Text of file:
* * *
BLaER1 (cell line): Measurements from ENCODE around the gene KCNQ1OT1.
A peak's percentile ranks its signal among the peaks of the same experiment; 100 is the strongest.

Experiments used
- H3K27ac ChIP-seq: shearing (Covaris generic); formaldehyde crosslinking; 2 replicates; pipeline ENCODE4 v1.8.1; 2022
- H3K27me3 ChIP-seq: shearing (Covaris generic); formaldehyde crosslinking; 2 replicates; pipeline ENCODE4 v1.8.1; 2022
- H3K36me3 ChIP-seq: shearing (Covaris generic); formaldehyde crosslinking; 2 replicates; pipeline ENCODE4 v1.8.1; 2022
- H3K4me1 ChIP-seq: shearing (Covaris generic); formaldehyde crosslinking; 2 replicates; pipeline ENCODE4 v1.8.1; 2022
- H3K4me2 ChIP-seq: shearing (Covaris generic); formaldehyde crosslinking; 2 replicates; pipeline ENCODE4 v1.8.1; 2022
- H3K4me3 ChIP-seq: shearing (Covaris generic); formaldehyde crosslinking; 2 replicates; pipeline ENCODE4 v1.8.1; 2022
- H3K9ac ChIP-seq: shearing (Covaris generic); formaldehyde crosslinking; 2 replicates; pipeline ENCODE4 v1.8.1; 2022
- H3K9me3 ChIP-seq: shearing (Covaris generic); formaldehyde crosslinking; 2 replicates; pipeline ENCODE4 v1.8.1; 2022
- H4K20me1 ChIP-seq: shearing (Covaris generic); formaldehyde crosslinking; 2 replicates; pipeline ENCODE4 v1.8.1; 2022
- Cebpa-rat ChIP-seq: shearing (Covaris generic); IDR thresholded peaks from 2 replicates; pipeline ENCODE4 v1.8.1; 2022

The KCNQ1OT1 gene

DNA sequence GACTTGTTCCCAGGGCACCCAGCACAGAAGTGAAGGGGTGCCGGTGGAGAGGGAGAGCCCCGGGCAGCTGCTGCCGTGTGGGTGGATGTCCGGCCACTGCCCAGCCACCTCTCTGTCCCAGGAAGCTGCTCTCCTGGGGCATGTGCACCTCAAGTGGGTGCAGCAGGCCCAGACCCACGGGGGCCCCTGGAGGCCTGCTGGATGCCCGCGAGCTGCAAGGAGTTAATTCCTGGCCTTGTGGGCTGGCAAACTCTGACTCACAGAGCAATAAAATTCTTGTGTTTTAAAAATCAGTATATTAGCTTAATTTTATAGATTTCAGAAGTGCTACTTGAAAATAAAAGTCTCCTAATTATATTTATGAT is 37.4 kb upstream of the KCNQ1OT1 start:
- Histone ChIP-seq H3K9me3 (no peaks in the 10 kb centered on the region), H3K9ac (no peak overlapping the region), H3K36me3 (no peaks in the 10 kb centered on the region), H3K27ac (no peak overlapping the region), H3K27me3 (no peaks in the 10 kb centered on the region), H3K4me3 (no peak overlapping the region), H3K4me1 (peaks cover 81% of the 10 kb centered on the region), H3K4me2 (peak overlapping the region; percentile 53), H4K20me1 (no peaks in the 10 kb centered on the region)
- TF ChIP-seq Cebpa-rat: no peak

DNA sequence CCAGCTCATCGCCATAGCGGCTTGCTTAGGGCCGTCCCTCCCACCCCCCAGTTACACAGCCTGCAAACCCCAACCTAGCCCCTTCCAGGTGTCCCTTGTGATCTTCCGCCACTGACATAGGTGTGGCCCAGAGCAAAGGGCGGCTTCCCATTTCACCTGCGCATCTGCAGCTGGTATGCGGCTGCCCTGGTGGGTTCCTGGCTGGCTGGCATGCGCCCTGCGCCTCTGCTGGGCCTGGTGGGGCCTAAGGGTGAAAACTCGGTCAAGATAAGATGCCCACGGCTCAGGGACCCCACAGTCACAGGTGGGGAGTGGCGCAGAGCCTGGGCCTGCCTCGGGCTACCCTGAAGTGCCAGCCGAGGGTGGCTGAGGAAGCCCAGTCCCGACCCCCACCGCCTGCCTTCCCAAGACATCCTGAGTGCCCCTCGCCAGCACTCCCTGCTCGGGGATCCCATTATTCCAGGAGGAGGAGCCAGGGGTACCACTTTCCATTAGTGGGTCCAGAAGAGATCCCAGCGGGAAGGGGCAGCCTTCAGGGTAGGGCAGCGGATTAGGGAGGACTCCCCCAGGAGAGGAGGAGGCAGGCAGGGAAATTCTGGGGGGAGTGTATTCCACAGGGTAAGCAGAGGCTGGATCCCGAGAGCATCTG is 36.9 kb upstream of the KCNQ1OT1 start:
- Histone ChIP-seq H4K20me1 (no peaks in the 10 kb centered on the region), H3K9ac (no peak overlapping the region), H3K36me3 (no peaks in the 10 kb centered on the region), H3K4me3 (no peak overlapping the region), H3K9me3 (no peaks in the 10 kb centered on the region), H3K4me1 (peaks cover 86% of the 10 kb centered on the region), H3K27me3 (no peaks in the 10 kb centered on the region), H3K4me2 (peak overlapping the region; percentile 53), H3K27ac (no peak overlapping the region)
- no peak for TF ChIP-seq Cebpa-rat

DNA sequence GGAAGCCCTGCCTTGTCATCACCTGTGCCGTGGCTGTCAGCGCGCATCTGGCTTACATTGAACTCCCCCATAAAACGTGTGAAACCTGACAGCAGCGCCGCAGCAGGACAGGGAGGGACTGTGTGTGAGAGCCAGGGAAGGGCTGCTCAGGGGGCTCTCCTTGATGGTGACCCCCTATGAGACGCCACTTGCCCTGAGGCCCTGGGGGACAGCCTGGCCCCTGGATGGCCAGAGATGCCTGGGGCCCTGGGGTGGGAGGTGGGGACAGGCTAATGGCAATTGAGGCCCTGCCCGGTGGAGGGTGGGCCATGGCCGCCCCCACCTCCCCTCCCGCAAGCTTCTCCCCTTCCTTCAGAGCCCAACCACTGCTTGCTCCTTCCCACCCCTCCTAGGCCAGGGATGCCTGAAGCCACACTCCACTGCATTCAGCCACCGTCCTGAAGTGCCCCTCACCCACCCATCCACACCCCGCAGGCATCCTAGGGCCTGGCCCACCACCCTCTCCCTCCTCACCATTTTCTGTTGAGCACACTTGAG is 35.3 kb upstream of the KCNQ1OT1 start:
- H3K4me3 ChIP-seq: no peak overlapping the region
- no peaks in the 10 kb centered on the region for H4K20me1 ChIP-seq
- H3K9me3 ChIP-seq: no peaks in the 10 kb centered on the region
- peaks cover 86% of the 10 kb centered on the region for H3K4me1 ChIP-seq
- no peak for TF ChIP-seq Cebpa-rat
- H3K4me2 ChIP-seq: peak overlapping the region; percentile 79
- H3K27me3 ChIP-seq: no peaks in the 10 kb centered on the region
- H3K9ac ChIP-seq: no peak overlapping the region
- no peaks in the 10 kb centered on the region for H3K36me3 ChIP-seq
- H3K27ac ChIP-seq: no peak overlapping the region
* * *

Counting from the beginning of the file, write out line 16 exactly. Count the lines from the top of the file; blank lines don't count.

- Histone ChIP-seq H3K9me3 (no peaks in the 10 kb centered on the region), H3K9ac (no peak overlapping the region), H3K36me3 (no peaks in the 10 kb centered on the region), H3K27ac (no peak overlapping the region), H3K27me3 (no peaks in the 10 kb centered on the region), H3K4me3 (no peak overlapping the region), H3K4me1 (peaks cover 81% of the 10 kb centered on the region), H3K4me2 (peak overlapping the region; percentile 53), H4K20me1 (no peaks in the 10 kb centered on the region)